Over the past 12 years, the legislature steadily reduced state support for higher education relative to its cost. That left the board of regents little choice but to increase tuition, which went up 114 percent between 1994 and 2004; over the next two years, it is scheduled to go up another 17.2 percent, averaged over all campuses. The state's share of the cost of higher education has fallen from 74 percent in 1992 to 43 percent this year, forcing students and their families to pick up most of the balance with tuition and loans.
Montana earned an F for affordability on the 2004 "Measuring Up" report card published by the National Center for Public Policy and Higher Education (which also publishes National CrossTalk). The report noted that state and local appropriations for higher education total just $164 per capita, or $6 for $1,000 of income, and that annual college expenses at public institutions-including two-year colleges-amount to about one-third of family income.
In addition, the report said, Montana was offering a woeful average of $62 per student in need-based financial aid, far below the $240 average provided by its peer states in the west, and even farther below the national average of $316 per student.
The Shared Leadership program is an attempt to reverse that trend. This isn't the first time the state's education officials have tried to make the case that an educated citizenry benefits the economy. But those involved say this time around the effort is broader and more coordinated, and the message is more focused.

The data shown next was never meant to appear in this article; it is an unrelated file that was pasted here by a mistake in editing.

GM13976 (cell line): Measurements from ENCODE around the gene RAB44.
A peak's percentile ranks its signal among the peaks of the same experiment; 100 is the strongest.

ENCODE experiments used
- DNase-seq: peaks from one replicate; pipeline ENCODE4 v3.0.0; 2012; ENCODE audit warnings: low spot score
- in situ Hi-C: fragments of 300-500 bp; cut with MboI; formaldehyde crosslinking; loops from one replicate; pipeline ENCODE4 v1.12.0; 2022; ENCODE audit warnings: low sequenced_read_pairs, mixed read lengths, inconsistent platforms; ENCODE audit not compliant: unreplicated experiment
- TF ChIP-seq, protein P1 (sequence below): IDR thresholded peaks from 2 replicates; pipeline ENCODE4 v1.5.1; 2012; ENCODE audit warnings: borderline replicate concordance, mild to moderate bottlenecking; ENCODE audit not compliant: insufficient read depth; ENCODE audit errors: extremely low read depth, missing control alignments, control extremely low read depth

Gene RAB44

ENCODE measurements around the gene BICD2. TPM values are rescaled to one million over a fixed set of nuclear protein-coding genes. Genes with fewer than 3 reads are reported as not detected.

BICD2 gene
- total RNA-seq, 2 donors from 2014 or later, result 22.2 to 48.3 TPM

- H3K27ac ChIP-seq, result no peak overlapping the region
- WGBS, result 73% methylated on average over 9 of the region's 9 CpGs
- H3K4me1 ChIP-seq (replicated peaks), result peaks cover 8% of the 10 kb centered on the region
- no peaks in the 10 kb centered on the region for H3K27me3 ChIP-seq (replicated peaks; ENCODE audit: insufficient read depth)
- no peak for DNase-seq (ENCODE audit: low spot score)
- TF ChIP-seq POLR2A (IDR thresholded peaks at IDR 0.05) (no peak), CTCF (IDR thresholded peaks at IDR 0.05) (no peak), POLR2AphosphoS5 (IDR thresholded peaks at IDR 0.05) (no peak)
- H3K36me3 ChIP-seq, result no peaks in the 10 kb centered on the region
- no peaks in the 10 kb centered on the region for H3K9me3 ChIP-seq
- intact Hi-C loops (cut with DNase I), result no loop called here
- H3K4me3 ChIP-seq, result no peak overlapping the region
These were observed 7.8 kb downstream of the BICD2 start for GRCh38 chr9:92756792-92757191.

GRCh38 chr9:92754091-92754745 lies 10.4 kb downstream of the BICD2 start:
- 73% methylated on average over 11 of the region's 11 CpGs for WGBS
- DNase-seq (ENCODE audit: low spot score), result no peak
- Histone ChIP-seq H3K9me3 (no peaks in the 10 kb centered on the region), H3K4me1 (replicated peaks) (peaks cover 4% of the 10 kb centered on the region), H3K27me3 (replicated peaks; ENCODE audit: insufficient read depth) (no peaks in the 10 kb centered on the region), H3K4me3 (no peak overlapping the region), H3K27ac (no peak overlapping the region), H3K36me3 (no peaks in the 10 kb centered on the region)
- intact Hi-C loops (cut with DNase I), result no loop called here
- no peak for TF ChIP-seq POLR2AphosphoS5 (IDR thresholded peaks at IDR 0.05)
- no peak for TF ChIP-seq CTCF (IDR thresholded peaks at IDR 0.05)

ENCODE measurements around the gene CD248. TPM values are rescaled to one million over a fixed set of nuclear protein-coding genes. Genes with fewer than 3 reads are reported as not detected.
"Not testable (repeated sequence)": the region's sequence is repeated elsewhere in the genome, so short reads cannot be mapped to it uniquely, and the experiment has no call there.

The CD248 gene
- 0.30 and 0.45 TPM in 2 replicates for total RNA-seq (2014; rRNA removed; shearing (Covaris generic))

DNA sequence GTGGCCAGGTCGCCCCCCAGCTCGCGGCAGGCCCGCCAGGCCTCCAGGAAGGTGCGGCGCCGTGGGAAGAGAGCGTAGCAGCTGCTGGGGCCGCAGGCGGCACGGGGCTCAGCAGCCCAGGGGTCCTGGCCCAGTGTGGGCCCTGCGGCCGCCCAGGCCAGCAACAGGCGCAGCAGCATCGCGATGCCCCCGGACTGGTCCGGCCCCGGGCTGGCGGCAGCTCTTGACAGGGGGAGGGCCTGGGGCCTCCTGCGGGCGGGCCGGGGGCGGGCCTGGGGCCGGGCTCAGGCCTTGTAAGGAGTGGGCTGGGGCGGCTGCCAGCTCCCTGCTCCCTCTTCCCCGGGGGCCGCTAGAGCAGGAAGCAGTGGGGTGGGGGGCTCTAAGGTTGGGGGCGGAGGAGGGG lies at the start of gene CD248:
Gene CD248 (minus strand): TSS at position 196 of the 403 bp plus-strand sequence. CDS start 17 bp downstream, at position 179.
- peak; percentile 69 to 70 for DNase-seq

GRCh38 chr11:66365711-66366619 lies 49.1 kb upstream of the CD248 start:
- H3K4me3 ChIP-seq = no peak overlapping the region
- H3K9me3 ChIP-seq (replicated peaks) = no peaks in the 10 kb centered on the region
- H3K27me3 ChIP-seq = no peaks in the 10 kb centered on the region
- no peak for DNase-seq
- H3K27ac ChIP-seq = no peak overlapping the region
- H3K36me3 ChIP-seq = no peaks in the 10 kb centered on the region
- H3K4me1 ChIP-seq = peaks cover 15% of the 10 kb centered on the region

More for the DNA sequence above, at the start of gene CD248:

"There's always been an abundance of evidence that investing in higher education makes sense," said regent Mark Semmens. "What was missing, I think, was an extensive, well-executed process to draw in policymakers, business people and the public."
Also missing was a commissioner who could effectively make the case for higher education. Now Montana has Commissioner of Higher Education Sheila Stearns, a soft-spoken, widely respected Montana native who took over her current position in September 2003. She had been serving as president of Wayne State College in Nebraska, and before that, as chancellor at University of Montana-Western in Dillon, Montana. A Democrat in her personal life, she has managed to remain above the political fray in her public life, earning enthusiastic praise from members of both parties.
"Sheila Stearns has got the most fabulous communication and organizational skills of any person that has ever been on the scene in Montana, period," said Mercer. "And so she's uniquely qualified to lead this effort because she has a very disarming personality. She's friendly and intelligent, and she's the sort of person that people like to work with, and they trust her. So she can kind of carry that message for the university system, as well as being the focal point for transmitting that information between the university and the leaders of the state."
The message is this, said Stearns: "Higher education is now more vital to the future of the state than probably ever before in its history." Traditionally, the state's economy has been heavily tied to natural resources-timber, mining and agriculture. But as those industries decline as a proportion of the state's economy, the answer is no longer "tradition," she said. "It's education."